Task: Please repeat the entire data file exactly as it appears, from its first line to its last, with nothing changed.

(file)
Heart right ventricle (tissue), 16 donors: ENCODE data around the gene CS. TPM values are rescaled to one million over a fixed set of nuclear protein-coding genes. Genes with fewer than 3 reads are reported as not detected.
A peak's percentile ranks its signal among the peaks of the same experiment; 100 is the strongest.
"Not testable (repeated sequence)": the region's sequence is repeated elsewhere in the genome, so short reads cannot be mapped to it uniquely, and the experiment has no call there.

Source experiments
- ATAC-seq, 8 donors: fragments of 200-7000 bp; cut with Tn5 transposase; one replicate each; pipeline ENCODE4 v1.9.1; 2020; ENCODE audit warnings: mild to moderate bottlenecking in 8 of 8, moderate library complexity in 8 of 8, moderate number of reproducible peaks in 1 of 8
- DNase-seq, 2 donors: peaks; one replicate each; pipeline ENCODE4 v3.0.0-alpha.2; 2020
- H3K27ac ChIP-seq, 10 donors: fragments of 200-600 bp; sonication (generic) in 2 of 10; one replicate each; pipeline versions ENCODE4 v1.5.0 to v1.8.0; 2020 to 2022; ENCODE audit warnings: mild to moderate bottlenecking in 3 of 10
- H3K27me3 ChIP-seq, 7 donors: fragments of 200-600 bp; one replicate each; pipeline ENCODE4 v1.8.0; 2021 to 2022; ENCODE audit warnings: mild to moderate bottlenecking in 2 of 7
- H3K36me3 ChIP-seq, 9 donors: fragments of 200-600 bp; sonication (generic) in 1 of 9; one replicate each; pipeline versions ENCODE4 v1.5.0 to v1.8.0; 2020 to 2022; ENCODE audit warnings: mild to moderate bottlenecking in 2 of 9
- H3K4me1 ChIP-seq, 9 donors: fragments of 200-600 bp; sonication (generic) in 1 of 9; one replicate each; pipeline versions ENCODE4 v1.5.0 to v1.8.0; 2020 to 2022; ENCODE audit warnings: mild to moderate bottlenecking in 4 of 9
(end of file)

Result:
Heart right ventricle (tissue), 16 donors: ENCODE data around the gene CS. TPM values are rescaled to one million over a fixed set of nuclear protein-coding genes. Genes with fewer than 3 reads are reported as not detected.
A peak's percentile ranks its signal among the peaks of the same experiment; 100 is the strongest.
"Not testable (repeated sequence)": the region's sequence is repeated elsewhere in the genome, so short reads cannot be mapped to it uniquely, and the experiment has no call there.

Source experiments
- ATAC-seq, 8 donors: fragments of 200-7000 bp; cut with Tn5 transposase; one replicate each; pipeline ENCODE4 v1.9.1; 2020; ENCODE audit warnings: mild to moderate bottlenecking in 8 of 8, moderate library complexity in 8 of 8, moderate number of reproducible peaks in 1 of 8
- DNase-seq, 2 donors: peaks; one replicate each; pipeline ENCODE4 v3.0.0-alpha.2; 2020
- H3K27ac ChIP-seq, 10 donors: fragments of 200-600 bp; sonication (generic) in 2 of 10; one replicate each; pipeline versions ENCODE4 v1.5.0 to v1.8.0; 2020 to 2022; ENCODE audit warnings: mild to moderate bottlenecking in 3 of 10
- H3K27me3 ChIP-seq, 7 donors: fragments of 200-600 bp; one replicate each; pipeline ENCODE4 v1.8.0; 2021 to 2022; ENCODE audit warnings: mild to moderate bottlenecking in 2 of 7
- H3K36me3 ChIP-seq, 9 donors: fragments of 200-600 bp; sonication (generic) in 1 of 9; one replicate each; pipeline versions ENCODE4 v1.5.0 to v1.8.0; 2020 to 2022; ENCODE audit warnings: mild to moderate bottlenecking in 2 of 9
- H3K4me1 ChIP-seq, 9 donors: fragments of 200-600 bp; sonication (generic) in 1 of 9; one replicate each; pipeline versions ENCODE4 v1.5.0 to v1.8.0; 2020 to 2022; ENCODE audit warnings: mild to moderate bottlenecking in 4 of 9